People Weblogging

The Lady Cyr

I finished up the base functionality for the OsCommerce application, including replacing the category implementation. OsCommerce is one of the more used applications for store fronts, and is open source to boot. However, the code is obtuse and cumbersome, and not especially well documented; you change the code in one spot, you end up breaking it in half a dozen other places.

I’ve also been working on weblog coding, and helping Feministe move from Movable Type to WordPress. I installed the application and handled the permalinks and htaccess changes, and Lauren did the import and a lovely, and amazingly quick, design. Other than forgetting to remind Lauren to turn off MT auto-generation, and her losing her initial index page, the move has gone relatively well.

Note to current WordPress users: As of a day or so ago, the default template for a WordPress installation has been moved into a theme, and the contents of the index.php file reduced to a few lines of code, easily replaced. What does this mean? This means that what happened to Lauren won’t happen after the 1.5 update.

Yes: 1.5 — the developers skipped 1.3 and 1.4, and the next release of WordPress will be 1.5.

While I was working on her site, I noticed she’d posted her results of a new quiz, Which Classical Pin-Up are you. Much better than the what kind of vegetable is one quiz. I broke away from coding a few minutes to take it and found out that:

You are Lili St. Cyr!
You’re Lili St. Cyr!

What Classic Pin-Up Are You?
brought to you by Quizilla

The other classic pin-ups were Betty Grable (of course), Marilyn Monroe (must we), Brigitte Bardot, and Bettie Page.

All in all, I was rather pleased to ‘be’ Lili St. Cyr, one of the more famous of the 20th century strip teasers. Beautiful, but with a stronger face than the norm for the time, and an imperious tilt to her head. Unique in her performances, too. A classically trained dancer, when other strippers would do the usual bump and grind, Lili’s acts consisted of her taking a bubble bath on stage, or having her maid dress her rather than remove her clothes.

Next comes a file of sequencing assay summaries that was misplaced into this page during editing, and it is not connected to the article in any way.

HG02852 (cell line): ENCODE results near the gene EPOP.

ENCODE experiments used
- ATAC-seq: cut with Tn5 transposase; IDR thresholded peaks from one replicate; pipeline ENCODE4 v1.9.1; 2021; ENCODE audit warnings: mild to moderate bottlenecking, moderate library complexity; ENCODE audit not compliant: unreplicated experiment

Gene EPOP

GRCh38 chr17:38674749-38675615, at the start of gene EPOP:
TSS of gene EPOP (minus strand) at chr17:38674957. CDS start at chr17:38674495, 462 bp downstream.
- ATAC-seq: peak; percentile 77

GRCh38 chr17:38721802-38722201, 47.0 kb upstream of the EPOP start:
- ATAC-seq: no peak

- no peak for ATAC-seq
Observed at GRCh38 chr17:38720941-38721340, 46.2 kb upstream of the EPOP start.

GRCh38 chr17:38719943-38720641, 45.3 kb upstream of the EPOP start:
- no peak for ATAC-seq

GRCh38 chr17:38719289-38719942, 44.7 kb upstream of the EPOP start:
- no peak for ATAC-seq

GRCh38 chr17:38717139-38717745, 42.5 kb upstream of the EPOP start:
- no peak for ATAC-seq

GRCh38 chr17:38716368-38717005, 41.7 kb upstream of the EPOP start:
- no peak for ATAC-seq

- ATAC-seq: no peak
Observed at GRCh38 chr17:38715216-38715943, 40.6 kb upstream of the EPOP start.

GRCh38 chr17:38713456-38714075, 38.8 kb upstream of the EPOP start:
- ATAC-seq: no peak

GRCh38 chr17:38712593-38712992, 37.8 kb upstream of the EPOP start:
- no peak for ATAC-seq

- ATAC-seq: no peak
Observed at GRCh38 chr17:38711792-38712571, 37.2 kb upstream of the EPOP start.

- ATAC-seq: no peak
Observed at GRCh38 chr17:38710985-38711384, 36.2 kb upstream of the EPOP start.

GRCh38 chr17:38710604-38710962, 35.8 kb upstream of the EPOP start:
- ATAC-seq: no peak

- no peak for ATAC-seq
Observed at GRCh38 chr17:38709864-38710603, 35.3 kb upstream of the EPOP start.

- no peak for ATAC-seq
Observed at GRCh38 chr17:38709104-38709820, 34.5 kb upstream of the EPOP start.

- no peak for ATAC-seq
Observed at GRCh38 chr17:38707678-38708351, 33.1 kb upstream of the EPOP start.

Standing five-foot-six, and featuring nearly ideal 36-24-36 dimensions, she was built to please. But it was her seductive moves that made her a star. She was most famous for a bathtub routine, in which she emerged from a bubbly tub, froth clinging strategically to her naughty bits. But her repertoire also featured narratives like “Suicide” in which she tried to woo a straying lover by revealing her body, and “Jungle Goddess” an exotic number where she appeared to have relations with a parrot.

Lili was a fiercely independent woman who married six times, leaving all six when she got bored. She appeared in magazines and movies, was adored in Montreal, and at the time considered the queen of burlesque. After close to three decades on stage, she retired and started her own lingerie line, where her catalogs would feature drawings or photographs of her wearing her products.

Her life was not a happy one, though, and she had problems with both alcohol and drugs. When she sold her business and retired, she withdrew from the public eye, living in seclusion with her cats until her death at age 80, in 1999.

The glamour photographer Bernard of Hollywood, creator of the famous photograph of Marilyn Monroe wearing the white dress standing over a exhaust grate, took many pin-up photographs of Lili St. Cyr, calling her his ‘muse’. But I don’t know if he was the photographer who took one picture I found of Lili that stood apart from the typical cheesecake shots.

In it, Lili is posing under a bed canopy, seemingly swirling a sheer cape around herself, as she strikes a pose for the photographer. But the camera, rather than move in to tightly focus on her, is pulled back and much lower to the ground, exposing the obvious nature of the set. Because of the angle, rather than a spontaneous swirl of cloth, it looks like Lili’s cape is actually wired to be pulled up and out. Additionally, as you can see in more detail in this larger photo, the walls of the set slant in and down, drawing you into the photograph; and in the crack between them walls, a photographer’s light shining on the floor in front of the dancer actually competes equally for attention.

Off to the side is a dresser with a parrot in a cage, and you can’t tell from the photo whether the bird is fake or real; and if the latter, alive or dead. The bed, which should look inviting and seductive, seems cold, remote, and hard as bricks for all that it is draped with velvet. Rather than seduce, the image makes one’s back vaguely hurt.

What’s especially intriguing about the shot is that it looks as if someone had carefully contrived an image, and then impulsively rejected it. However, there’s more than a hint in the photo that the scene you see is exactly what was planned, and if the camera were to pull back more, yet another set would be exposed.

A compelling photo of a genuinely interesting woman.

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